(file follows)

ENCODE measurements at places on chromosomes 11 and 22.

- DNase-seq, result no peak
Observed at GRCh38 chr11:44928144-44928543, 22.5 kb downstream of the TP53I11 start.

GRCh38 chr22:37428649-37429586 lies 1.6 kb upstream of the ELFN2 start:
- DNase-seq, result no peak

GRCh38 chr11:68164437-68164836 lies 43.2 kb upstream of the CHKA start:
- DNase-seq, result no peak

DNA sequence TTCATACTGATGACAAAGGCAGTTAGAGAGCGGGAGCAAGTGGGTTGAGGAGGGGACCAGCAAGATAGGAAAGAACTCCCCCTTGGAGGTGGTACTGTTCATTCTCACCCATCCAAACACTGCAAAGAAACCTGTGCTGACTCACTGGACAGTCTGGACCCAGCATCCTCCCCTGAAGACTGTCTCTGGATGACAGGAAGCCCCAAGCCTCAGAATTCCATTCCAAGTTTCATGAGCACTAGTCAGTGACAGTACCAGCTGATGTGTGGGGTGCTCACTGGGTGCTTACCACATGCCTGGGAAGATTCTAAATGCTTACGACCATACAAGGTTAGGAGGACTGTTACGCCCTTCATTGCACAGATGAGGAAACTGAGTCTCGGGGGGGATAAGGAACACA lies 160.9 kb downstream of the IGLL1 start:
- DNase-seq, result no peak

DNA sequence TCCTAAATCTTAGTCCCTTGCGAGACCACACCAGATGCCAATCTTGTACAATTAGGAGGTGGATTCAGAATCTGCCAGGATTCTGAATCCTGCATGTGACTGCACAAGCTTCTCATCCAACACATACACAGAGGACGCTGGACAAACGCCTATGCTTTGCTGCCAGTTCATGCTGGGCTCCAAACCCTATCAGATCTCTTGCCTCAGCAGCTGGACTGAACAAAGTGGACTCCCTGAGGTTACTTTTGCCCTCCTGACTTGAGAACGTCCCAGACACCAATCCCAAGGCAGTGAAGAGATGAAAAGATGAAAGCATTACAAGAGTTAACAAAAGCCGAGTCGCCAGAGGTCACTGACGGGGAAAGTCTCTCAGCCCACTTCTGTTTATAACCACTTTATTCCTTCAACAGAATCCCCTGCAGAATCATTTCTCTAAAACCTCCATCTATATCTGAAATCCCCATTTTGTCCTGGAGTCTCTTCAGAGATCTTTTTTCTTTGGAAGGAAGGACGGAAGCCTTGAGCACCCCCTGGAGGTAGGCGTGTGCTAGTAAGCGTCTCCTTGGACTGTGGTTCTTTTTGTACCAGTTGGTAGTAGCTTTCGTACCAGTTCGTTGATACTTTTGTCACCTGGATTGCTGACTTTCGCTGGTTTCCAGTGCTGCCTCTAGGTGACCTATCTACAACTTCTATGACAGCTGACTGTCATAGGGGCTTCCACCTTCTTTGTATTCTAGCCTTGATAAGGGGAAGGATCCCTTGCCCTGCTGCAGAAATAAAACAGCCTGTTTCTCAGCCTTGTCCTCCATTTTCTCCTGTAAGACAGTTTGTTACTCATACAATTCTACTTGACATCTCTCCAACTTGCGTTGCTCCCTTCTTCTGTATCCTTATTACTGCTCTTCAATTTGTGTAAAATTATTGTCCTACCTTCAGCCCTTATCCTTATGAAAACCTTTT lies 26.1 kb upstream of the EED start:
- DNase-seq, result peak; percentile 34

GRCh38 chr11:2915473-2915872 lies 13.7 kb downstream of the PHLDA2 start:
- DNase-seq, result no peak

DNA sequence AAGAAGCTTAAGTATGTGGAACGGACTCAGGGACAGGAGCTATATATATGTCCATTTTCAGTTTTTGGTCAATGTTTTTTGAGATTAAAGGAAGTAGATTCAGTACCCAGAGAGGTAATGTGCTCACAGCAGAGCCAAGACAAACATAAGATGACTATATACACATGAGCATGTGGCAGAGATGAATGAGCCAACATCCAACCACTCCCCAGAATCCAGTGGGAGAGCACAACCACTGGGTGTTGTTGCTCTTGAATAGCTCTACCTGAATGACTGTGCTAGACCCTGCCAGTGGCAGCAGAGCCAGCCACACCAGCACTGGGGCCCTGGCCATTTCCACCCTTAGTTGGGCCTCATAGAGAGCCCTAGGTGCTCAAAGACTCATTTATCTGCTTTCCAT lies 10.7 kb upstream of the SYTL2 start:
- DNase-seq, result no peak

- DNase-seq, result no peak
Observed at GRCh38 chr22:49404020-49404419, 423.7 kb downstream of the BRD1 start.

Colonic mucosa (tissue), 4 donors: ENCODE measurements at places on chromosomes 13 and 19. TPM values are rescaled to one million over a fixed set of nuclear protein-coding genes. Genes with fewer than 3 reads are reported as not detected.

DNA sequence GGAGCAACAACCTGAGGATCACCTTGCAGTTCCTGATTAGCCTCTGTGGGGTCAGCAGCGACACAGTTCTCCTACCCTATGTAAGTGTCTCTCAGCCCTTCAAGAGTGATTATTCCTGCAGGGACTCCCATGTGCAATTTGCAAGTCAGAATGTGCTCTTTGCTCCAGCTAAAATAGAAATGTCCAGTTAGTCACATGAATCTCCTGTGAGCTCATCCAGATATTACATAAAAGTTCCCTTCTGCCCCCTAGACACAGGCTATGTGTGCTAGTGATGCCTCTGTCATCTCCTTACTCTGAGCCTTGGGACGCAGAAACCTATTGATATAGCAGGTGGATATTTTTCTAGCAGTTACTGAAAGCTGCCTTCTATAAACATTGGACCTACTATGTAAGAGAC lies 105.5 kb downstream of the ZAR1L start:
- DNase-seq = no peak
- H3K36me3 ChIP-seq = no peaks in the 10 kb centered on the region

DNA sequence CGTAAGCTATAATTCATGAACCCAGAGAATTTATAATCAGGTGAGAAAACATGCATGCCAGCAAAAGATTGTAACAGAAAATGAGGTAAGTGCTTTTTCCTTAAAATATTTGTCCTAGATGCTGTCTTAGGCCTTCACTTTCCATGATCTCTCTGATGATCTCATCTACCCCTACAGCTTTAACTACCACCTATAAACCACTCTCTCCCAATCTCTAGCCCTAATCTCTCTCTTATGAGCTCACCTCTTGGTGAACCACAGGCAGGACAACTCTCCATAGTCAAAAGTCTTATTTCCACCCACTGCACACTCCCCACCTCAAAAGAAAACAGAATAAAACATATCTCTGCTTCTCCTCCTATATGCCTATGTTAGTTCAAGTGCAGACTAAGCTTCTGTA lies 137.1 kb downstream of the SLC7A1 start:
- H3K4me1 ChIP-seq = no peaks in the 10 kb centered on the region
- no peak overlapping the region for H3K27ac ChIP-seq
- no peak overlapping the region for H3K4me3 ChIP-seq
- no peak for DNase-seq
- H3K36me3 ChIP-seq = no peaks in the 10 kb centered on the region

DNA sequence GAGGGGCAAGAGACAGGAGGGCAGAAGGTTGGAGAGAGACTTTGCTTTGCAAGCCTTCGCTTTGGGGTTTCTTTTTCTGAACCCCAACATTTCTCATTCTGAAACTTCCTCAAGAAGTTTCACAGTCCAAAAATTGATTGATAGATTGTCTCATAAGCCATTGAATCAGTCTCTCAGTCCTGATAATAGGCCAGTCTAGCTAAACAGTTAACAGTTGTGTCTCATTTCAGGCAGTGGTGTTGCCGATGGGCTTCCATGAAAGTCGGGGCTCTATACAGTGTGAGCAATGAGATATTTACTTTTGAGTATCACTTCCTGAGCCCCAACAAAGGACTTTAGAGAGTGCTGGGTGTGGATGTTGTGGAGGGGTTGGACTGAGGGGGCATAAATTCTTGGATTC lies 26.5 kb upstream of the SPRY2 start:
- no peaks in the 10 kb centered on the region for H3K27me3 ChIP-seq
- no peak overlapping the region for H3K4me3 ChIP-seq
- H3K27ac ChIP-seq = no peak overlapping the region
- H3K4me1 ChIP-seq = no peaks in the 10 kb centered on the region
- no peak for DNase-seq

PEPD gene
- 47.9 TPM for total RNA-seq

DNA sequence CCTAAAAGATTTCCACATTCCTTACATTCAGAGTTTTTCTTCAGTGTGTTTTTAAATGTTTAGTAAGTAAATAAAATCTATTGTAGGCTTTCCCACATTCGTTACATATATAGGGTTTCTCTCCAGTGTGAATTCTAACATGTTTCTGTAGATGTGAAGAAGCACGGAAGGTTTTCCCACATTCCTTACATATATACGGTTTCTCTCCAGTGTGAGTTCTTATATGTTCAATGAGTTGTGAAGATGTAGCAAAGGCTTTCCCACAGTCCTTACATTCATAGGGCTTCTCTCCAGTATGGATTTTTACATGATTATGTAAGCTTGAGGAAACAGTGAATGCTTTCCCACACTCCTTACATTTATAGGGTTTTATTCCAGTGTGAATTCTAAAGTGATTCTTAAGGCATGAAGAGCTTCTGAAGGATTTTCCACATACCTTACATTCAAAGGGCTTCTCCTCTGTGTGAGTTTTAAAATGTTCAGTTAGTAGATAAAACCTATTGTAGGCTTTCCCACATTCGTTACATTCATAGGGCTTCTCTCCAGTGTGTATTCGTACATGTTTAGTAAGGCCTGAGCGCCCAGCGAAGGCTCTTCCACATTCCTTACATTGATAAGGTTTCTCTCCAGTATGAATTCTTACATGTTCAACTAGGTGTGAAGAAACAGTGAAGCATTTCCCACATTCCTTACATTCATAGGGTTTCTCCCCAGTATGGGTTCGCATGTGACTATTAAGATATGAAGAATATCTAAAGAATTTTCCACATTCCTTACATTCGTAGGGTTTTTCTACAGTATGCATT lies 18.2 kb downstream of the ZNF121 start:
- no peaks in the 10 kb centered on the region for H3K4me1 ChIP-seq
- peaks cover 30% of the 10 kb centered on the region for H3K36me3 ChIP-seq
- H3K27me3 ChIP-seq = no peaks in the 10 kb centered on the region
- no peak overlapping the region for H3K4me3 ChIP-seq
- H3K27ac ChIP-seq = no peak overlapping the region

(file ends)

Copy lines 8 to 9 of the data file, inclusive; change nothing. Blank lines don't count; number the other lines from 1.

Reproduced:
DNA sequence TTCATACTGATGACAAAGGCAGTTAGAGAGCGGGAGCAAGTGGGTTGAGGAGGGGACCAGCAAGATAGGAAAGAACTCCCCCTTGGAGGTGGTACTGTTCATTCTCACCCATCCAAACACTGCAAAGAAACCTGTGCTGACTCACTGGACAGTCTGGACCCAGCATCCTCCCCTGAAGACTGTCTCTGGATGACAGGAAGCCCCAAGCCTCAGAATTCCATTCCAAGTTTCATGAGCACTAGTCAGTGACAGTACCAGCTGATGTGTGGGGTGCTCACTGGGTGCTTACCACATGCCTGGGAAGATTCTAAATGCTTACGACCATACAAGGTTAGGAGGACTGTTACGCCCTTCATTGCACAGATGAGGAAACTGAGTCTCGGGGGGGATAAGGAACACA lies 160.9 kb downstream of the IGLL1 start:
- DNase-seq, result no peak